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Utility privatization and the needs of the poor in Latin America - Have we learned enough to get it right?

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Author Info

  • Estache, Antonio
  • Gomez-Lobo, Andres
  • Leipziger, Danny

Abstract

Efforts to reform utilities can affect poor households in varied, often complex, ways, but it is by no means certain that such reform will hurt vulnerable households. Many myths have been perpetuated in discussions of utility reform - and in many cases poor households have benefited from reform. What is amazing is the extent to which governments, and their advisors - sometimes including multilateral organizations - fail to measure, anticipate, and monitor how the privatization of utilities actually affects the poor. Many questions must still be answered before good general guidelines can be drawn, but the authors offer many suggestions about how social, regulatory, and privatization policy, can increase the benefits of utility reform for poor households. The good news is that many measures can be taken to improve the chances that poor households will benefit from reform. Chief among these is promoting competition, where possible. Essentially what is needed is political commitment to doing the right thing. If policy is weak before privatization, it is going to be weak after privatization as well. Privatization is no substitute for responsible policy on redistribution.

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Bibliographic Info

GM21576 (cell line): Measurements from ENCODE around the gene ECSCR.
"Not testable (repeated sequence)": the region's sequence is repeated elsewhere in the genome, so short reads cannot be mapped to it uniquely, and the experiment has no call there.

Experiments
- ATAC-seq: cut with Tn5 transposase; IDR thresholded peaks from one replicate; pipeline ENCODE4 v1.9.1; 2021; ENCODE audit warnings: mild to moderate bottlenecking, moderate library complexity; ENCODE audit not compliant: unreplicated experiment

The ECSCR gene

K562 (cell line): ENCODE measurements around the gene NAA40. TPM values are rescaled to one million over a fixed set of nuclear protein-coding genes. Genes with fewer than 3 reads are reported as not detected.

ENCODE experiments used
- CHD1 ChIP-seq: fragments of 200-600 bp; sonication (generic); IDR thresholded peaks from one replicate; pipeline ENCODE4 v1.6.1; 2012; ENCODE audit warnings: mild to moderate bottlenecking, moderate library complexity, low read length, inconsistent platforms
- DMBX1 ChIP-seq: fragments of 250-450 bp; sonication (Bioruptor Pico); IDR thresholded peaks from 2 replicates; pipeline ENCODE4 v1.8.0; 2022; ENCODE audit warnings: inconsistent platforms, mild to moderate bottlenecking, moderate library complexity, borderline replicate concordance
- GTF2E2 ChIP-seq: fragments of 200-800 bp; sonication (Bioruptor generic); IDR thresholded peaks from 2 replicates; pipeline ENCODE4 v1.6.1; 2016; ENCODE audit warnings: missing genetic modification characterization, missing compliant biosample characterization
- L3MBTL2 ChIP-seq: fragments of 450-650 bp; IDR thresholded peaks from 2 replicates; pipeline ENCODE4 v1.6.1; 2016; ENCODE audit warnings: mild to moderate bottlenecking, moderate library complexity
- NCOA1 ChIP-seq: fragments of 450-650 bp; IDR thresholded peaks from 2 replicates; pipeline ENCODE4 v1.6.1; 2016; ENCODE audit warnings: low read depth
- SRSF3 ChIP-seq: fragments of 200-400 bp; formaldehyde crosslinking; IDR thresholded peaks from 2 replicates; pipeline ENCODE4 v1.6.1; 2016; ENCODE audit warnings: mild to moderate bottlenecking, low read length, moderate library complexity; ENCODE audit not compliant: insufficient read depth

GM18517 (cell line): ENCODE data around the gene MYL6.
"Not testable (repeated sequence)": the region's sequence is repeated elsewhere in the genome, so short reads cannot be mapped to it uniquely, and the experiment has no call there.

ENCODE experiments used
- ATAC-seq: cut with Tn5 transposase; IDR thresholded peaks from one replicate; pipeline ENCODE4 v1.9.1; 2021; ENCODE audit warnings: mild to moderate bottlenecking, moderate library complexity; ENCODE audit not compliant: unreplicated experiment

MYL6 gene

Paper provided by The World Bank in its series Policy Research Working Paper Series with number 2407.

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Date of creation: 31 Aug 2000
Date of revision:
Handle: RePEc:wbk:wbrwps:2407

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Related research

Keywords: Environmental Economics&Policies; Trade Finance and Investment; Municipal Financial Management; Decentralization; Banks&Banking Reform; Environmental Economics&Policies; Banks&Banking Reform; Public Sector Economics&Finance; Town Water Supply and Sanitation; Municipal Financial Management;

References

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Please report citation or reference errors to , or , if you are the registered author of the cited work, log in to your RePEc Author Service profile, click on "citations" and make appropriate adjustments.:
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  1. Pablo Serra, 2000. "Subsidies in Chilean Public Utilities," Documentos de Trabajo 70, Centro de Economía Aplicada, Universidad de Chile.
  2. Komives, Kristin & Whittington, Dale & Wu, Xun, 2001. "Infrastructure coverage and the poor : the global perspective," Policy Research Working Paper Series 2551, The World Bank.
  3. Vickers, John, 1997. "Regulation, Competition, and the Structure of Prices," Oxford Review of Economic Policy, Oxford University Press, vol. 13(1), pages 15-26, Spring.
  4. Ahmad,Etisham & Stern,Nicholas, 1991. "The Theory and Practice of Tax Reform in Developing Countries," Cambridge Books, Cambridge University Press, number 9780521397421, Fall.
  5. S. Baranzoni & P. Bianchi & L. Lambertini, 2000. "Market Structure," Working Papers 368, Dipartimento Scienze Economiche, Universita' di Bologna.
  6. Dollar, David & Kraay, Aart, 2001. "Growth is good for the poor," Policy Research Working Paper Series 2587, The World Bank.
  7. Sandmo, Agnar, 1998. "Redistribution and the marginal cost of public funds," Journal of Public Economics, Elsevier, vol. 70(3), pages 365-382, December.
  8. Andres Gomez-Lobo, 1996. "The welfare consequences of tariff rebalancing in the domestic gas market," Fiscal Studies, Institute for Fiscal Studies, vol. 17(4), pages 49-65, November.